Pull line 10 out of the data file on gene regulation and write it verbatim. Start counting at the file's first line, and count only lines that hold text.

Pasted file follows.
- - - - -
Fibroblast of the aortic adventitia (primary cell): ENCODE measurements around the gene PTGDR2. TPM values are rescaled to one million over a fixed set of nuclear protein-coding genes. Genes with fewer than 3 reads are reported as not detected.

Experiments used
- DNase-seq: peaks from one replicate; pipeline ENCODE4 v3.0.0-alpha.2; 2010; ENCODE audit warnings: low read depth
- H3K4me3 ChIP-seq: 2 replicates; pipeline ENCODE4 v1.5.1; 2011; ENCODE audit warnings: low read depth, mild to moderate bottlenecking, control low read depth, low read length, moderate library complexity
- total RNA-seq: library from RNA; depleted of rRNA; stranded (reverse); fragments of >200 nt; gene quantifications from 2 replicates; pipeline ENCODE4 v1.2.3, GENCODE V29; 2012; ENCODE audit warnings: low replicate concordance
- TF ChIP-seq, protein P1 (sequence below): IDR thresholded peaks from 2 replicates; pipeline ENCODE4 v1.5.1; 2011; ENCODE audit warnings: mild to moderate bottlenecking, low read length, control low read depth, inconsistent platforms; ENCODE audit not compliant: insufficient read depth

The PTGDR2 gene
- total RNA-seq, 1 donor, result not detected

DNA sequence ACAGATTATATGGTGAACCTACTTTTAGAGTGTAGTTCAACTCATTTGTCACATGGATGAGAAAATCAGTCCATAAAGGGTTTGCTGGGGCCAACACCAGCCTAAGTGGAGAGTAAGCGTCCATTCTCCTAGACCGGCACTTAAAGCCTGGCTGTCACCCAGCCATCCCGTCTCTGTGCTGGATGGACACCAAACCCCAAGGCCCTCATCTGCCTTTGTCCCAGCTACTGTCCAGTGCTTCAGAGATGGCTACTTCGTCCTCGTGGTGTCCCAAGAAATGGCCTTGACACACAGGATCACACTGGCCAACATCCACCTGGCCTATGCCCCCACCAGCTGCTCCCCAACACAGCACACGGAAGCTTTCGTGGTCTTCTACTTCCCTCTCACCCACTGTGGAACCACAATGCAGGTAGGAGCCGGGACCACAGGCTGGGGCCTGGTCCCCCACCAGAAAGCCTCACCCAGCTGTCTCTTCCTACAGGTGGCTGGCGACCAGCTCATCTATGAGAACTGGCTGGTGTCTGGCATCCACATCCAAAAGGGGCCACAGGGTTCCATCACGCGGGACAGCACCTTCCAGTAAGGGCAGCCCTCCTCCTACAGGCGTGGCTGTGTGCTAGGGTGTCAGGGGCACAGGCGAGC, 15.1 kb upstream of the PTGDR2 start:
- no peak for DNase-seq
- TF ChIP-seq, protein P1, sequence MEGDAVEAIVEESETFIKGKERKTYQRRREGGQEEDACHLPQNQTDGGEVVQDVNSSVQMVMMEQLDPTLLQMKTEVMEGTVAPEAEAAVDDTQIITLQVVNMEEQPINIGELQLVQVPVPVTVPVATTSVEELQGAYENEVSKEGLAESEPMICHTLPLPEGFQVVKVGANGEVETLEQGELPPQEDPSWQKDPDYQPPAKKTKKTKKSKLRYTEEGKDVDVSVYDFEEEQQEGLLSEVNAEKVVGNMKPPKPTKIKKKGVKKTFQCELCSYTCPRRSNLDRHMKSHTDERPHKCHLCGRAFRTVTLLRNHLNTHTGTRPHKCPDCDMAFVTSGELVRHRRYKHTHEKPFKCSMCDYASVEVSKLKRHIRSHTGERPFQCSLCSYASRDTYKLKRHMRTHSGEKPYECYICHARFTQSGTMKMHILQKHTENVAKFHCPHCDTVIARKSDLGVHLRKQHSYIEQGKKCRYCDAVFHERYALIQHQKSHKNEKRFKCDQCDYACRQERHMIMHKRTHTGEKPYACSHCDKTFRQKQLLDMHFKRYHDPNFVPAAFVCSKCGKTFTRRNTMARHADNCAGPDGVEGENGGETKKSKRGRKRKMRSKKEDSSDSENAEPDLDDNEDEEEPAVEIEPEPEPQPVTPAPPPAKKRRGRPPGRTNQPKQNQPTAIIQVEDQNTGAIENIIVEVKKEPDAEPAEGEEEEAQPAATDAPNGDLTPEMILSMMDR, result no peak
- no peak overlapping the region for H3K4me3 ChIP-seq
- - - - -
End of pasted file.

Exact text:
- no peak for DNase-seq